Remembering friends of MITEI

William “Bill” Wynot (1922–2020)

William “Bill” Wynot ’44 was a champion of MITEI’s undergraduate energy education program and a friend to us all. Here, MITEI staff and energy alumni reflect on Bill’s lasting impact through his support of the Energy Studies Minor (ESM). View the full video that our 2014 ESM students filmed for Bill.

Rachel Shulman, undergraduate academic coordinator at MITEI: “Bill’s generous endowment of MITEI’s Energy Studies Minor [ESM] is a key part of MIT’s contribution to the clean energy transition. Until we achieve the energy transition, we need the [ESM] to help expand the number of MIT classes that address climate change and provide students with the skills they need to effect change. Through his endowment, Bill gave the ESM the gift of stability and a foundation upon which we can continue to build.”

Antje Danielson, director of education at MITEI: “We are facing the triple challenge of climate change: To increase the availability of energy, decrease carbon emissions, and do it all very quickly. The Energy Studies Minor prepares students to meet this challenge. Bill’s passion for and support of energy education was and remains an invaluable contribution that will make many of our students clean energy leaders.”

Jacob Jurewicz ’14, Nuclear Engineering and Physics: “I’ve always been interested in where we get our energy from, but I really wanted to learn not just the physics and the engineering behind energy, but the economics and the social/political influences that go into it as well…The best part, I thought…of the energy minor is just how interdisciplinary it was. The MIT Energy Initiative…[is] attacking the problem [on] so many different levels, both large and small—at a technological level, and at a [systemic] level—and I was so happy to be a part of it. Thank you so much for contributing to such an important issue in our society today.”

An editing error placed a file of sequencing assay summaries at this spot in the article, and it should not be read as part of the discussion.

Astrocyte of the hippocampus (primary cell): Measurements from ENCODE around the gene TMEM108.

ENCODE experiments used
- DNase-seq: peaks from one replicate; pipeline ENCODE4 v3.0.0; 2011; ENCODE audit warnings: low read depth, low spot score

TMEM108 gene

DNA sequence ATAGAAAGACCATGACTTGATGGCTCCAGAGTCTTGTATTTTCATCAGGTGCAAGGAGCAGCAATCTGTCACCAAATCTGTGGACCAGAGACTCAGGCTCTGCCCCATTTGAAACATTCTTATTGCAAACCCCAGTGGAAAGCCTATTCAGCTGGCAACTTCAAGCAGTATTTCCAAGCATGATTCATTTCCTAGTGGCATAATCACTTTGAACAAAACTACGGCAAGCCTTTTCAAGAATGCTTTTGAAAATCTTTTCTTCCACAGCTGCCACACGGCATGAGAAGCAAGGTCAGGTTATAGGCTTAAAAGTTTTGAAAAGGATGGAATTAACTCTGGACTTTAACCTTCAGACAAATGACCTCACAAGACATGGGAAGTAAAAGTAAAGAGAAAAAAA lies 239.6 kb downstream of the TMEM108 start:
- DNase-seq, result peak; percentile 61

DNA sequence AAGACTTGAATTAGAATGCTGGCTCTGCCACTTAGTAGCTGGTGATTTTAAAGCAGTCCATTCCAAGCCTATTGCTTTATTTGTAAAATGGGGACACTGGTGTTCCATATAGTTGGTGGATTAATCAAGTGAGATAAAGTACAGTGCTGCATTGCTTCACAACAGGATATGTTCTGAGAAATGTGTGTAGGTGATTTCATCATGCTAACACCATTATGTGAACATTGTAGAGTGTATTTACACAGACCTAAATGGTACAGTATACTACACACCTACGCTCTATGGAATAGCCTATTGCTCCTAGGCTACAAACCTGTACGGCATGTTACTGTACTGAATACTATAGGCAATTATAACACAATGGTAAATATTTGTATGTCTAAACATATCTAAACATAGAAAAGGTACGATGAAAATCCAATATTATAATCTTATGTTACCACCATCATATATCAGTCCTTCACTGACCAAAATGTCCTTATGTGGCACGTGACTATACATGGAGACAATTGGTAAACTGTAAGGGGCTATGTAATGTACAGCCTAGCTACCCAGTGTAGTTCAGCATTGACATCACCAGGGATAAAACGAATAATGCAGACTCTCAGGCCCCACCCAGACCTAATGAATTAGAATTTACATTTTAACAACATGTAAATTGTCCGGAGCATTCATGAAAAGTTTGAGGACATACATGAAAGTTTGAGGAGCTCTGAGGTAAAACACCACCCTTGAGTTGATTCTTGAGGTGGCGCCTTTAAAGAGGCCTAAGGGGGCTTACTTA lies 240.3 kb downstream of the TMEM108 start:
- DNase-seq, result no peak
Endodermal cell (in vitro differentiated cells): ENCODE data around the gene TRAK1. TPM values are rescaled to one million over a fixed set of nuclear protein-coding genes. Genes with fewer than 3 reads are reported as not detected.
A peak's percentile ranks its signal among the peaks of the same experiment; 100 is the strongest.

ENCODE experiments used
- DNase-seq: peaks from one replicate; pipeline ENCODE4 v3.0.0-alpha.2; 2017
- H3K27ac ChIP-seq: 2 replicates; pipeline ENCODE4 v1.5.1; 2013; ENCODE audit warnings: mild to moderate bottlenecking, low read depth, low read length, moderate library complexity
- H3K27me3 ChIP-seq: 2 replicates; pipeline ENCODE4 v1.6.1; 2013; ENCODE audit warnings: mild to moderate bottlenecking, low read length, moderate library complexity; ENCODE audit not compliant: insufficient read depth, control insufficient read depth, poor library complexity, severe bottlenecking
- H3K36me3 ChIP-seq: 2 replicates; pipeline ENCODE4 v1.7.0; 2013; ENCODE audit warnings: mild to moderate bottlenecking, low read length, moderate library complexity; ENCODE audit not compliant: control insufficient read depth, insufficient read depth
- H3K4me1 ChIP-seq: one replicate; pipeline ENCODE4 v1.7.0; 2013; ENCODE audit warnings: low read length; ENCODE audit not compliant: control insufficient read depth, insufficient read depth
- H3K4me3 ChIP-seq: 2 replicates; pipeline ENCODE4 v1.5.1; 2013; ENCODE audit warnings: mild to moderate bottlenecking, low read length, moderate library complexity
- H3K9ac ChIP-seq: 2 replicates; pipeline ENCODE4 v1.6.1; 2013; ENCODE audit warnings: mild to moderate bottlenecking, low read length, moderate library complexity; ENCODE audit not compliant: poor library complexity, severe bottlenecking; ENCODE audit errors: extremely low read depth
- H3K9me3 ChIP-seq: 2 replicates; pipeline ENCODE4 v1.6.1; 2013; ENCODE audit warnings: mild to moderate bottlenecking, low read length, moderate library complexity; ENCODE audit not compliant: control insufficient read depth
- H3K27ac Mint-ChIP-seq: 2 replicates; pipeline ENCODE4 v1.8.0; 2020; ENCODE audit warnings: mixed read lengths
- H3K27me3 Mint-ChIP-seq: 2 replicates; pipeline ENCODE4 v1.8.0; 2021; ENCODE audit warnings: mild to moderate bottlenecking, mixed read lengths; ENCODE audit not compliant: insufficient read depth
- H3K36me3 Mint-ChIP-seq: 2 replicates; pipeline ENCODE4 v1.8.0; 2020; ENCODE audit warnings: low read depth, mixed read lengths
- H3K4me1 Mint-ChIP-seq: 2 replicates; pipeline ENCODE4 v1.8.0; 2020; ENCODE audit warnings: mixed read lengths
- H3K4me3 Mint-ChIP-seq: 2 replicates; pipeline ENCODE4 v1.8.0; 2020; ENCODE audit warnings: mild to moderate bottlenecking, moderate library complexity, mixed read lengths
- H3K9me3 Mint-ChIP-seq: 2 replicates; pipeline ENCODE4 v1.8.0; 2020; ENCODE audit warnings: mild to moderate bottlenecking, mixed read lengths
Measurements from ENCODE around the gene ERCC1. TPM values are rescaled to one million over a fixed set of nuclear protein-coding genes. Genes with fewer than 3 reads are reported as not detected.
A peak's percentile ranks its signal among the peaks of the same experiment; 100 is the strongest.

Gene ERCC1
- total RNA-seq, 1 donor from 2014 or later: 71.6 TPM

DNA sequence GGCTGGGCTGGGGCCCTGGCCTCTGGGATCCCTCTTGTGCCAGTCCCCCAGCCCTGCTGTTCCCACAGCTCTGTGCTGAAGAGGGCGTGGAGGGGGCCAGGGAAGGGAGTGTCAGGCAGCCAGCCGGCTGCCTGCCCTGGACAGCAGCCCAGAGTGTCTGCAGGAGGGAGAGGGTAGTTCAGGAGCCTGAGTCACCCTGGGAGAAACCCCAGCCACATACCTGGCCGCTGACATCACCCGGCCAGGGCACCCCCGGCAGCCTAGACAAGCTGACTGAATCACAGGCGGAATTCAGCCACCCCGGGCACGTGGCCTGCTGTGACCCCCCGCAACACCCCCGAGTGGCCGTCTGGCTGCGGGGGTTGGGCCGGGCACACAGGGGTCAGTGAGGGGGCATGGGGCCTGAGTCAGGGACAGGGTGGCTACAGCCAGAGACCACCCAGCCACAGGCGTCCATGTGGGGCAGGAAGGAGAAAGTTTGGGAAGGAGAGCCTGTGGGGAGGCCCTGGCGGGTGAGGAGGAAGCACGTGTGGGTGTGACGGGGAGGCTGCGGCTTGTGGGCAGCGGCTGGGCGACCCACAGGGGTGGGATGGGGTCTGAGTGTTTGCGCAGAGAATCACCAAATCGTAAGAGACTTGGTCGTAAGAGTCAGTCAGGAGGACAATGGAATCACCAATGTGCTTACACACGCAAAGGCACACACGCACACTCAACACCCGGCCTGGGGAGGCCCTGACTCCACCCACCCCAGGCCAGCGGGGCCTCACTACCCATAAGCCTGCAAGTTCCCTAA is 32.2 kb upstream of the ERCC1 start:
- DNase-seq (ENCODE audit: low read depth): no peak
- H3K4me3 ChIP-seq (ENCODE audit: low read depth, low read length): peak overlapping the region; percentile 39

Zainab Lasisi ’14, Chemical Engineering: “Coming from Nigeria, I just know the value of energy, especially to a Third World country, and I hope one day to actually move back to Nigeria, so I thought energy would be a wonderful industry for me to work in…I think there is so much progress that needs to be made, and I’d like to be a part of that. A special thank you…[The ESM is] a wonderful program to have students from different academic departments at MIT come together and just really get to learn and to speak about what they’re really passionate about. It’s been very informative. I’m glad I…took the [ESM] at MIT.”

Samuel Shames ’14, Materials Science and Engineering: “The Energy Studies Minor really prepared me to make an impact [on] whatever type of energy problem I want to look at, whether that’s from a fundamental science perspective and engineering perspective, or sort of a policy and people perspective. I’m working on a startup company that’s developing a technology to help people save energy and help buildings be more energy-efficient, and in that process, I’m really getting to apply some of the things I’ve learned in the minor…I think choosing to pursue an energy studies minor has been one of the best academic choices I made at MIT. I’m just really grateful and want to say thank you.”

Arthur “Art” Samberg (1941–2020)

Arthur “Art” Samberg ’62, a pioneer in investment management and longtime member of the MIT Corporation, died of leukemia on July 14, 2020. He was 79.

Reflecting his wide-ranging interests at MIT, Samberg served on the executive committee of the MIT Corporation and on visiting committees for the departments of Aeronautics and Astronautics, Mathematics, and Nuclear Science and Engineering. He also served on the School of Science Dean’s Advisory Council, the MIT Energy Initiative External Advisory Board, and the MIT Investment Management Company Board. Samberg joined the Corporation in 2003.

He and his wife, Rebecca Samberg, established a scholarship fund that has supported more than 200 MIT scholars since its inception, many throughout their MIT undergraduate careers.

Michaela Jarvis, MIT News correspondent

Abridged and reprinted with permission of MIT News. Read the full text.

Mario Molina (1943–2020)

At press time, we received notice that Mario Molina had passed away. Mario was a Nobel laureate, former MIT Energy Initiative External Advisory Board member, and MIT Institute Professor Emeritus. We value his contributions to MITEI over the years; he will be greatly missed. Read about his legacy on MIT News.

This article appears in the issue of Energy Futures.

EducationEnergy Studies Minor

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